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RoughGuides #7:
Jammu and Kashmir, North Pakistan

'Remember, each finger on the hand is not the same,' says my companion. 'This is true also for the people of Pakistan. Be careful, my friend.'

Pausing to light a cigarette, we merge once more into the tangle of alley ways and cover ways that seep through Rawalpindi's bazaars. My mission: to acquire a chadois camiz, the long shirt and loose trousers worn by men in this Islamic country.

Suitably attired, I turn my wheels north with Australian Rosal, now a diminutive face peering from a concealing shawl. From the dusty plains of Punjab, an endless series of steep climbs and freewheeling descents introduce us to the legendary Karakoram Highway. Approaching the stifling summer months, an oppressive morning heat is tempered by dark clouds that converge in the afternoons. Draped over the mountain tops, bolts of electricity unfold across the sky, throwing truck stop towns into silence. We venture into characterful hangouts for dinner where men lounge on charpois (italics), the Pakistani rope-strung beds. They chat over bowls of mutton and dahl, scooped up with chunks of naan. Buses come and go, a fanfare of horns announcing their movement, as local travellers pour in and out of the night.

Beyond, ever encroaching mountains tower like a natural corridor, cradles of snow lie forgotten in their upper reaches. Each day brings a shift in scenery, a rise in dramaticism, as we snake our way through these interlocking valleys that jut out like knuckles. Rising sharply overhead, their walls are so close I can make out layerings in the rock face like surface veins. They even overhang us. I feel as if we are tunnelling into the mountain's heart, exposed to the debris that flicks down its sides. On this precariously carved road, the rocks reverberate with the living sound of the Indus River, far below, and gusts of wind whistle through my bicycle frame.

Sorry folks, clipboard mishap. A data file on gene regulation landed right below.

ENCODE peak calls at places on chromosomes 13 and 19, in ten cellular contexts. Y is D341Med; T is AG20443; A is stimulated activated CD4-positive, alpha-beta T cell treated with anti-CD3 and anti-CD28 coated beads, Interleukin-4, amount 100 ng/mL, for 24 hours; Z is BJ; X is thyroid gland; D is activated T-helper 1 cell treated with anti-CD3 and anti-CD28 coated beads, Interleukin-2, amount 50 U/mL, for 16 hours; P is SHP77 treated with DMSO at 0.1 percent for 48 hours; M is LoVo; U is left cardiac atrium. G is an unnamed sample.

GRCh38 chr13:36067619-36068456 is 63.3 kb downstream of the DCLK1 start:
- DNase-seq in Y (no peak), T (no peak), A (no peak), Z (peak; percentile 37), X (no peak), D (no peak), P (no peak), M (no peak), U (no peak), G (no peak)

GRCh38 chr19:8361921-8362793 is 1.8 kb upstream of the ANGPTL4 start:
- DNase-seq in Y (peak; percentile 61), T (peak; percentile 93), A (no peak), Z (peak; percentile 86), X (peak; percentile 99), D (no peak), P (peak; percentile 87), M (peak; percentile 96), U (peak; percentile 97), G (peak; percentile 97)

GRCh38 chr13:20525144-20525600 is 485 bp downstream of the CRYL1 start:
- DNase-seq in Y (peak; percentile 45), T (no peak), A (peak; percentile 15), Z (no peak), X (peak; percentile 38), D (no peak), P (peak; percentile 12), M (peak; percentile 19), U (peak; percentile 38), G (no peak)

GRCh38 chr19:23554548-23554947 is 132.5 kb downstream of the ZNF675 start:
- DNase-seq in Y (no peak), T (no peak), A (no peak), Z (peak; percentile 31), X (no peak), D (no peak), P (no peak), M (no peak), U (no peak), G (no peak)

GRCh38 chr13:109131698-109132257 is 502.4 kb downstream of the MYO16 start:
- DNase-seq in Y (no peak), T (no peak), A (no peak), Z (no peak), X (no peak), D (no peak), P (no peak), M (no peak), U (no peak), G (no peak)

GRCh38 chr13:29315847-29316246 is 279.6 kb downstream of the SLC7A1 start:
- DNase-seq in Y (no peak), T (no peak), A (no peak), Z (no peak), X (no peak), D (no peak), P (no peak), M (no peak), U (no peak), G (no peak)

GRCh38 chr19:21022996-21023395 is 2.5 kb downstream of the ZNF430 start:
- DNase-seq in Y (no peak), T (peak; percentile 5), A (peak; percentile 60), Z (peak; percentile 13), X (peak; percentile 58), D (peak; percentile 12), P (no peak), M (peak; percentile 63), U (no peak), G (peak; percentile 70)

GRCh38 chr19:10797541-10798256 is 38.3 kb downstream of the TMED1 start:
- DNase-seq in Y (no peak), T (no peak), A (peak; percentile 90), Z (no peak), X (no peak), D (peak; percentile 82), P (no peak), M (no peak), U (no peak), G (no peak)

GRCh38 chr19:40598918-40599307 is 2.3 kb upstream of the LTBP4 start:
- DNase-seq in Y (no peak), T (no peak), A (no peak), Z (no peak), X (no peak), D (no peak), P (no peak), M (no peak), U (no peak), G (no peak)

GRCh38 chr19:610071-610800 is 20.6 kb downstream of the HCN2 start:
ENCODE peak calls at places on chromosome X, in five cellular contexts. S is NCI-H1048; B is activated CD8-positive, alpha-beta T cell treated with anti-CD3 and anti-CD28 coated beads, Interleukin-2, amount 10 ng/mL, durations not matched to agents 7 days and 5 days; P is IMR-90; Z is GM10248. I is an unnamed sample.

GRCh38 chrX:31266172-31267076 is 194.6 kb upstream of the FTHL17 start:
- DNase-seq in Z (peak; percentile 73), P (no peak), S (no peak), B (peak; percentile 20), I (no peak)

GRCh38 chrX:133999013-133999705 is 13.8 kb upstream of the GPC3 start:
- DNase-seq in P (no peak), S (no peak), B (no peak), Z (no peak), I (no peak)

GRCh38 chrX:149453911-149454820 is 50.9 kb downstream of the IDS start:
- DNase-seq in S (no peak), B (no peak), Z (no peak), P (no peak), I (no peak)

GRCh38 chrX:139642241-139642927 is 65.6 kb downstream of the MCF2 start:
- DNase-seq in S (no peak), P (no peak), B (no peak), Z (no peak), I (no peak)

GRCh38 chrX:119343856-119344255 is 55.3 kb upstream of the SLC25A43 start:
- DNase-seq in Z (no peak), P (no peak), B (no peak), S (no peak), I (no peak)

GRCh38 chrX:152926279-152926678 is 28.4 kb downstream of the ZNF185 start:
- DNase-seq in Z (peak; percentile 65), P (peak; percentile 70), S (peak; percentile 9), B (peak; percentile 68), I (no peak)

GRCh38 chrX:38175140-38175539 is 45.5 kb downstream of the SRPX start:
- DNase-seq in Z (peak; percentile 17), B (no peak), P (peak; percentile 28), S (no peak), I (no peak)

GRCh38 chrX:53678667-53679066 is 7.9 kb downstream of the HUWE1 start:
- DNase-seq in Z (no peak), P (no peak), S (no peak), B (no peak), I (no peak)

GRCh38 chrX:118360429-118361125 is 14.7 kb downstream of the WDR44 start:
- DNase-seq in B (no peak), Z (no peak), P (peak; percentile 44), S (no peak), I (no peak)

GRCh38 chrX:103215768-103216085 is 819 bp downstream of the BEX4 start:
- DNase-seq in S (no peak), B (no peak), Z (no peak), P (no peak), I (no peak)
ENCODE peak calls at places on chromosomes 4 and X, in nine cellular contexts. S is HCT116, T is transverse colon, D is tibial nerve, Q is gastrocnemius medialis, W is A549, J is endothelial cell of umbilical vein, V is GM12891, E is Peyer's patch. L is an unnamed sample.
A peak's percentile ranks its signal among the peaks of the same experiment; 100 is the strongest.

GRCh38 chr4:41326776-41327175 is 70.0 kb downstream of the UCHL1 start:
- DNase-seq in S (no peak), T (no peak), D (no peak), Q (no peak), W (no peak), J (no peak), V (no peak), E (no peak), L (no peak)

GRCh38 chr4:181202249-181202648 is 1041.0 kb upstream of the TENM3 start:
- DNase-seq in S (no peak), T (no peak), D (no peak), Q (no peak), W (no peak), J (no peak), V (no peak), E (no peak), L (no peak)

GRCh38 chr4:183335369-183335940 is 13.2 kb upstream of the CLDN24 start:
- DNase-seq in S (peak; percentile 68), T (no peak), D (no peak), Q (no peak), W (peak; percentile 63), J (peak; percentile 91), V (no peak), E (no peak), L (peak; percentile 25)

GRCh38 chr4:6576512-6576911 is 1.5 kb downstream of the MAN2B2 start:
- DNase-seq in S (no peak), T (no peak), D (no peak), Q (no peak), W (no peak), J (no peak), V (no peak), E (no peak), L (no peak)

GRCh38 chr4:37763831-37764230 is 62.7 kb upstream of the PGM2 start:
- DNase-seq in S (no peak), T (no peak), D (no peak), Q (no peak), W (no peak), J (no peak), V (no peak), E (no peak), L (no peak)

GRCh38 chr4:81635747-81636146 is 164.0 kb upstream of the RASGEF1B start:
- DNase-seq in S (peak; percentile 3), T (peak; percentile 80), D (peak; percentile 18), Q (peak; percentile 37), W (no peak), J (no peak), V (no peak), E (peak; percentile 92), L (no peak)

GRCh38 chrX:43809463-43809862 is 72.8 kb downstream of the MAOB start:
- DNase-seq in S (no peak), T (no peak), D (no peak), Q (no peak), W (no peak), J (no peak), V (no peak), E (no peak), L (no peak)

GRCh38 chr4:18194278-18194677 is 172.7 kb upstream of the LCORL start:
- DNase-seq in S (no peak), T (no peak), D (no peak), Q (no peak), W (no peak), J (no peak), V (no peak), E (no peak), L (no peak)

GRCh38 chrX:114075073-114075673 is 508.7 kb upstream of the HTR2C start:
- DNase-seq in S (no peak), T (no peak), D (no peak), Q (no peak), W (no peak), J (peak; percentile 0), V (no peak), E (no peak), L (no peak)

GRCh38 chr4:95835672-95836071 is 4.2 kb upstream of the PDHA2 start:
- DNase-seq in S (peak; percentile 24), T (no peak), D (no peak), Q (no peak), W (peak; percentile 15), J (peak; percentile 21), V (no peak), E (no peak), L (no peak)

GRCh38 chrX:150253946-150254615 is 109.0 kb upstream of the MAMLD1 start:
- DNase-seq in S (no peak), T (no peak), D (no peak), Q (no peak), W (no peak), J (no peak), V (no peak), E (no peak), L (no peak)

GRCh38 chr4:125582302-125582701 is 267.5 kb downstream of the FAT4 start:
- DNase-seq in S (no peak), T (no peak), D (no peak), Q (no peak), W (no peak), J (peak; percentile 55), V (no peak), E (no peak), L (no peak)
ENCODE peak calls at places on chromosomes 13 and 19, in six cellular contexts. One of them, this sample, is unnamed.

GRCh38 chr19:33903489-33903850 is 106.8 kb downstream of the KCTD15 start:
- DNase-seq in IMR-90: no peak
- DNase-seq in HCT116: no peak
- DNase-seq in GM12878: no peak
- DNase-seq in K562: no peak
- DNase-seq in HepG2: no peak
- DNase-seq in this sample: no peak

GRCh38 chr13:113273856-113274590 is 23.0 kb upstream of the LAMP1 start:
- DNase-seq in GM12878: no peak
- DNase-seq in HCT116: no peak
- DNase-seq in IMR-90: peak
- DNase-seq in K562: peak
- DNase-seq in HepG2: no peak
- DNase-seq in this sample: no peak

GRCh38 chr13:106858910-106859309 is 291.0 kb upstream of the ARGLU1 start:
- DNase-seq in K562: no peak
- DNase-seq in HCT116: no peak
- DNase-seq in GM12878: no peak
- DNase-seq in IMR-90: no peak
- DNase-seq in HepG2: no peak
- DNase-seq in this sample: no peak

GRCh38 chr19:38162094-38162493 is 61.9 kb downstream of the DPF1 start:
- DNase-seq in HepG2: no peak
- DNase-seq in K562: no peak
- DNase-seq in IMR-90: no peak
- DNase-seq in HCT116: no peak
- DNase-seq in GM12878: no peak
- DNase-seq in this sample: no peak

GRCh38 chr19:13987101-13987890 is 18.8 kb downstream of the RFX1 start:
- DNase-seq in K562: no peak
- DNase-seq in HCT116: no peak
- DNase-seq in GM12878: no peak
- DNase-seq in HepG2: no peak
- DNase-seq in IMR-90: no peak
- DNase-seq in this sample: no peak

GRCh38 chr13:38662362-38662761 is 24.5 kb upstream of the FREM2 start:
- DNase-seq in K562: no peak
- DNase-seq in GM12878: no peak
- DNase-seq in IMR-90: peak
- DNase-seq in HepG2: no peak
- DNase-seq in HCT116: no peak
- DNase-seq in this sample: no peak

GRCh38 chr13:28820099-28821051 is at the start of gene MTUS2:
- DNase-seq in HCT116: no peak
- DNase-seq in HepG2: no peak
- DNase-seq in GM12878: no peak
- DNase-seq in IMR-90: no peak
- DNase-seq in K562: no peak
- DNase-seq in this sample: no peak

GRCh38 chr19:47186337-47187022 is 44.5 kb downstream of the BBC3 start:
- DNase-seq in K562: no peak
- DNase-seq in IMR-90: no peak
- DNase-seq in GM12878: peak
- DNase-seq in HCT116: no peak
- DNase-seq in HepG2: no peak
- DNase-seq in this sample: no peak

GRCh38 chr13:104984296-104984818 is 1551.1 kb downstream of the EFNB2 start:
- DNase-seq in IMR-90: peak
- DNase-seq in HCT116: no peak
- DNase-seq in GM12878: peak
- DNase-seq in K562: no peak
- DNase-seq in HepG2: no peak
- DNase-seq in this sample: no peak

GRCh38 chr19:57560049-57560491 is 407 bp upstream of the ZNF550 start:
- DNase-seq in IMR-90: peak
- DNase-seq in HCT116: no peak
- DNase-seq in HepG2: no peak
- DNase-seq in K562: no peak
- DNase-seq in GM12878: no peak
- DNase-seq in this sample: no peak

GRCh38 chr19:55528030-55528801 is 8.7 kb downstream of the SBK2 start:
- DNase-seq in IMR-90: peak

Hospitality is synonymous with Pakistan and wherever we stop, we are plied with gifts of dried apricots and bottomless cups of tea. A local English teacher invites us to lunch with his Pathan Khan, the tribal head of the area. Proud and traditional, we enter an unfamiliar world where men and women remain segregated in the home. Rosal is beckoned upstairs while I am left to discuss the topic of Islam and love. Surrounded by a small army of men, I'm queried about the ways of the West. 'In Jane Austen, love comes before marriage, but in the Muslim tradition, marriage comes before love!' my teacher friend comments with a smile.

Back on the highway, we reach a beautifully bleak and parched landscape, the plains of Chilas, where razor-rocks point like outstretched fingers into the emptiness. The irregular horning of truck drivers is the only reminder of a life outside our own. Decked with dangling bells and technicoloured motifs, these old Bedfords appear over the horizon like galleons in a rugged desert of weariness. We are surrounded by the three great mountain ranges of Asia, the Hindu Kush, the Karakoram, and the Himalaya. Frontier roadside workers, struggling with the relentless task of maintaining this slide-prone highway, wave as we rush by. We have learnt to recognise the bizarre Pakistan hand twist that asks, 'Where are you going?' 'Khunjerab Pass,' we shout out in reply to this silent question. There's no stopping us now!